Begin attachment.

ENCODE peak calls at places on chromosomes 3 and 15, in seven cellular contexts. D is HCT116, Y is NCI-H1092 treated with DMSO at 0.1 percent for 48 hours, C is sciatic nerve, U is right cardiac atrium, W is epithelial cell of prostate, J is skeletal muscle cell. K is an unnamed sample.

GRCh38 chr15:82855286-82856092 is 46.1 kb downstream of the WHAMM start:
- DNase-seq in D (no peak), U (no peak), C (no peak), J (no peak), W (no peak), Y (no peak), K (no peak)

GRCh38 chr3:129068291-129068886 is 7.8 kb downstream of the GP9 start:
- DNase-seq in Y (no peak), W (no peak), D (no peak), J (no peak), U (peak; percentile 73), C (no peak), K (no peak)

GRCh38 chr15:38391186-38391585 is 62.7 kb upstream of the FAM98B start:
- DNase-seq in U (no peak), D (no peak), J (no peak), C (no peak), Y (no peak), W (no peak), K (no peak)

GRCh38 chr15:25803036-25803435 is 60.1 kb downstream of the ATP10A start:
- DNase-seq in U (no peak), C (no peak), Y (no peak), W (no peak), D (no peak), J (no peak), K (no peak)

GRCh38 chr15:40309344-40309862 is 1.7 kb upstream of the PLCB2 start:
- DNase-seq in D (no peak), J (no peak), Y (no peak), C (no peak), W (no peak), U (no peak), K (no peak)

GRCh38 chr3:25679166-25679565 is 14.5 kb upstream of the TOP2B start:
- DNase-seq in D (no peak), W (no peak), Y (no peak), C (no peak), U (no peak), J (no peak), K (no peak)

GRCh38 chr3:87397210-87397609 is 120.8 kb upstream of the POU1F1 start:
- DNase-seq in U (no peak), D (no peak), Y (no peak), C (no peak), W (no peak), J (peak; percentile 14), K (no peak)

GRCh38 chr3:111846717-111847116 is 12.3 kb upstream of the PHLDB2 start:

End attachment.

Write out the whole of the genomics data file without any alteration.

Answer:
ENCODE peak calls at places on chromosomes 3 and 15, in seven cellular contexts. D is HCT116, Y is NCI-H1092 treated with DMSO at 0.1 percent for 48 hours, C is sciatic nerve, U is right cardiac atrium, W is epithelial cell of prostate, J is skeletal muscle cell. K is an unnamed sample.

GRCh38 chr15:82855286-82856092 is 46.1 kb downstream of the WHAMM start:
- DNase-seq in D (no peak), U (no peak), C (no peak), J (no peak), W (no peak), Y (no peak), K (no peak)

GRCh38 chr3:129068291-129068886 is 7.8 kb downstream of the GP9 start:
- DNase-seq in Y (no peak), W (no peak), D (no peak), J (no peak), U (peak; percentile 73), C (no peak), K (no peak)

GRCh38 chr15:38391186-38391585 is 62.7 kb upstream of the FAM98B start:
- DNase-seq in U (no peak), D (no peak), J (no peak), C (no peak), Y (no peak), W (no peak), K (no peak)

GRCh38 chr15:25803036-25803435 is 60.1 kb downstream of the ATP10A start:
- DNase-seq in U (no peak), C (no peak), Y (no peak), W (no peak), D (no peak), J (no peak), K (no peak)

GRCh38 chr15:40309344-40309862 is 1.7 kb upstream of the PLCB2 start:
- DNase-seq in D (no peak), J (no peak), Y (no peak), C (no peak), W (no peak), U (no peak), K (no peak)

GRCh38 chr3:25679166-25679565 is 14.5 kb upstream of the TOP2B start:
- DNase-seq in D (no peak), W (no peak), Y (no peak), C (no peak), U (no peak), J (no peak), K (no peak)

GRCh38 chr3:87397210-87397609 is 120.8 kb upstream of the POU1F1 start:
- DNase-seq in U (no peak), D (no peak), Y (no peak), C (no peak), W (no peak), J (peak; percentile 14), K (no peak)

GRCh38 chr3:111846717-111847116 is 12.3 kb upstream of the PHLDB2 start: